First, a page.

Partly Sunny Skies for Mechanic Careers According to Latest Government Projections

Recently, the Bureau of Labor Statistics (BLS) published new career projections in its Occupational Outlook Handbook. The biennial publication provides earnings reports, growth projections and replacement needs for hundreds of occupations, including “Aircraft and Avionics Equipment Mechanics and Technicians.”

(It is important to note that the BLS data does not distinguish between certificated and noncertificated personnel. A request by ATEC and other trade organizations to make the distinction went unheeded in the 2018 Standard Occupational Classification revision.)
The latest handbook adopts new methodologies for calculating replacement needs (i.e., how many jobs will need filling due to retirement). Under the new approach, the projected number of openings for new aircraft and avionics equipment mechanics and technicians increased from 3,300 to 12,400 per year. And anticipated growth jumped from 1% to 5%—in line with the national average.
The change has had positive ripple effects. The U.S. Labor Department-sponsored resource historically dubbed aviation mechanic and technician jobs as “less likely in the future.” The new numbers upgrades the aviation maintenance career outlook from “below average” to “average.” (“Bright outlook” designations require 10% projected growth, or 100,000 or more job openings over the next ten years.)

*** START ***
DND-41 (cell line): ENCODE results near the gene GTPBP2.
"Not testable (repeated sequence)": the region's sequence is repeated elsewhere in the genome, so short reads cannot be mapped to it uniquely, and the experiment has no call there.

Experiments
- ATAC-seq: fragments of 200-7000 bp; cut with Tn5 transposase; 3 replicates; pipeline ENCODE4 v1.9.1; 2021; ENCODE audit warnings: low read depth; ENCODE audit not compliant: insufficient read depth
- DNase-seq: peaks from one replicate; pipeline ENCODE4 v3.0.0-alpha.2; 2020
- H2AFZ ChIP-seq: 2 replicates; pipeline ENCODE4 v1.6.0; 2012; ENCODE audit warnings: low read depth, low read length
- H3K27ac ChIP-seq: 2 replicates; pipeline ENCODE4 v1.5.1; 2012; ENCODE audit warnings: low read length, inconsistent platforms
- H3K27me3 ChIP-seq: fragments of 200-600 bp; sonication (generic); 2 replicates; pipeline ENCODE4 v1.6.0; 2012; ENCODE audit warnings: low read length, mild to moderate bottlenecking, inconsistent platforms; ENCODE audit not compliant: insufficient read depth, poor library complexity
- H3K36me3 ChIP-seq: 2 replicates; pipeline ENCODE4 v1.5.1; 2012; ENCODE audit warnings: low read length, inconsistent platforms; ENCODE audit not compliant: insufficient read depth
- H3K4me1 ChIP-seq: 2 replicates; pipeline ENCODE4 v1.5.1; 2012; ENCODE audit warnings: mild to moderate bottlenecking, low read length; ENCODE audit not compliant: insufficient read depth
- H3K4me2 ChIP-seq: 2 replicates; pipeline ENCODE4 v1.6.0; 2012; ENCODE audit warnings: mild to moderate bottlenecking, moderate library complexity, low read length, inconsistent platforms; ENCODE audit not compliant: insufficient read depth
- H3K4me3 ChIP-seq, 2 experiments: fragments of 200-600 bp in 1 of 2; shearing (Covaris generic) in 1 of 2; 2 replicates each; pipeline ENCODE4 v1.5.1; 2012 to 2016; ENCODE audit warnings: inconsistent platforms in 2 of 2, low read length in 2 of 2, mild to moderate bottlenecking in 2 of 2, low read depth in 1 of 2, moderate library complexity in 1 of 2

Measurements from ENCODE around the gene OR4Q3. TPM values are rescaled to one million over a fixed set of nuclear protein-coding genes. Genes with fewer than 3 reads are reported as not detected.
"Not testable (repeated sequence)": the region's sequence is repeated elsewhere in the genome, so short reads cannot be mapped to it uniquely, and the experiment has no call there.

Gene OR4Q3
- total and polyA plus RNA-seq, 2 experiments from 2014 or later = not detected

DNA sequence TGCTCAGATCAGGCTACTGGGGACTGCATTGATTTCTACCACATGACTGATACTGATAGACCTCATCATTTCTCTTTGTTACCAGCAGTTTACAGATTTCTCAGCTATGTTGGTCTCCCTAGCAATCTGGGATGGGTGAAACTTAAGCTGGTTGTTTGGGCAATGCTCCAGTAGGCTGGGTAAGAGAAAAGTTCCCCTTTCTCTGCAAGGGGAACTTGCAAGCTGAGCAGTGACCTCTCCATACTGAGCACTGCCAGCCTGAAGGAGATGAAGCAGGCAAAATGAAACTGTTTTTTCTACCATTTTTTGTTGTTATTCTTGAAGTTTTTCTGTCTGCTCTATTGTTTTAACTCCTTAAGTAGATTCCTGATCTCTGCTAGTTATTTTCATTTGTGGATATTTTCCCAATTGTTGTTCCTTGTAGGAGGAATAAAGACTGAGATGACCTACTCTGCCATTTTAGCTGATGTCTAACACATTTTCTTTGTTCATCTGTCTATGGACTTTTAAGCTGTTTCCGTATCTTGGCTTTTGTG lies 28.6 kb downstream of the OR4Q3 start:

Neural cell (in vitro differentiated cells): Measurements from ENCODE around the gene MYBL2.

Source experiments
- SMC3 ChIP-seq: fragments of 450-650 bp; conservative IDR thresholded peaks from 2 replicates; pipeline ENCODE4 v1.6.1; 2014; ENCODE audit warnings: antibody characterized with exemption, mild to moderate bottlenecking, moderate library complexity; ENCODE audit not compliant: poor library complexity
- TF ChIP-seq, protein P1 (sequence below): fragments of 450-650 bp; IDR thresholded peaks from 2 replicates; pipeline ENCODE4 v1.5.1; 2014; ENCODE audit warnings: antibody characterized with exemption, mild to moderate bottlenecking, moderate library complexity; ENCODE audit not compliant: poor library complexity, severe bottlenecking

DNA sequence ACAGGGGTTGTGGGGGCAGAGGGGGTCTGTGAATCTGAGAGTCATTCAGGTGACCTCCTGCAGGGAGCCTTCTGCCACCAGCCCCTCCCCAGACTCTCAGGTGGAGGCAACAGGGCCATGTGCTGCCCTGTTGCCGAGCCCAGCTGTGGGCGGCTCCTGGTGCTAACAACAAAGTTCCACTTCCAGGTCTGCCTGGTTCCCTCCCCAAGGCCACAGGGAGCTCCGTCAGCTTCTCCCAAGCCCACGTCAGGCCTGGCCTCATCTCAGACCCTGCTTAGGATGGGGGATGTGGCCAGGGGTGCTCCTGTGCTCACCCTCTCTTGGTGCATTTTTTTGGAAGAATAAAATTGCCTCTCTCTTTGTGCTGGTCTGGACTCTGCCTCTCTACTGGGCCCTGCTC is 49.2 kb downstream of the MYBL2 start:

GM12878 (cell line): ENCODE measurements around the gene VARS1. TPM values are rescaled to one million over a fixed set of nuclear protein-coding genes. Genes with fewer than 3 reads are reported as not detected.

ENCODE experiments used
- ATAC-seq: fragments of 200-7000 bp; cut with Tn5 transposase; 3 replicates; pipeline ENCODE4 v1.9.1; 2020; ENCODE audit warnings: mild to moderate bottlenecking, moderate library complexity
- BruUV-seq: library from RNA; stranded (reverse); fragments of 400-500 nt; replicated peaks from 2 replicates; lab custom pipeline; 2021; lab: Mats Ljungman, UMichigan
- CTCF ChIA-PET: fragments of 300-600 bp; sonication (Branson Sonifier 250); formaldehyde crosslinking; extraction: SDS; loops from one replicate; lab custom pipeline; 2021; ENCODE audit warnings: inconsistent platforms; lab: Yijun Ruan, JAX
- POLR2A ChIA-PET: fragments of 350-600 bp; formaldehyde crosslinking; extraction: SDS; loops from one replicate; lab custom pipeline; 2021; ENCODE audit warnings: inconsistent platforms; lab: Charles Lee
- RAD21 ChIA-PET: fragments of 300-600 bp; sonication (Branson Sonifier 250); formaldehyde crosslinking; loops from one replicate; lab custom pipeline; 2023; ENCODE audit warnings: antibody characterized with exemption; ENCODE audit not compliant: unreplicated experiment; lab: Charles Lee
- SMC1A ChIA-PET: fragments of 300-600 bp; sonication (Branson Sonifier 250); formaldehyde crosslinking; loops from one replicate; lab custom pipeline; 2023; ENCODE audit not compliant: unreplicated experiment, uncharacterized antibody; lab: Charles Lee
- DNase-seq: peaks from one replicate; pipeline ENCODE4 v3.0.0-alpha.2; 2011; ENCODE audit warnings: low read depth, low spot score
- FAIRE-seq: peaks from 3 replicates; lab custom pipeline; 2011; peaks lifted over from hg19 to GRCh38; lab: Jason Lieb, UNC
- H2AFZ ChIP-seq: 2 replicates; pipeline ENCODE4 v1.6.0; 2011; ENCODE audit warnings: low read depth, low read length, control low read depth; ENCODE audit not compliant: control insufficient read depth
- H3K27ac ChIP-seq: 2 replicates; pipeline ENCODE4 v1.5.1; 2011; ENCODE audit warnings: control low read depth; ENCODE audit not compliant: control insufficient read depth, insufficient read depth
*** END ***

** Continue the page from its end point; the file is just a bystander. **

BLS Division Chief Michael Wolf says that the new methodology better captures today’s dynamic workforce, “The once-traditional career path of entering an occupation at a young age and working until retirement in that same occupation is no longer the norm for American workers. Now, it’s common for workers to work in a number of occupations throughout the course of their career.” According to Wolf, “The new separations methodology captures these dynamics and allows us to better produce employment projections for workers and businesses to plan for their futures.”
While many would insist that careers in aviation maintenance have a better than “average” outlook, the boost in projection numbers could mean better funding for educational institutions that rely on scholarship and grant distributions that are often times prioritized according to BLS data. Programs producing candidates for “growing industries” are—not surprisingly—given precedence over occupations with less anticipated growth.
While industry could certainly use a bigger boost given growing workforce concerns, the numbers are certainly moving in the right direction.
Want to learn more? Come to the annual conference and hear directly from BLS Division Chief Michael Wolf on the new numbers.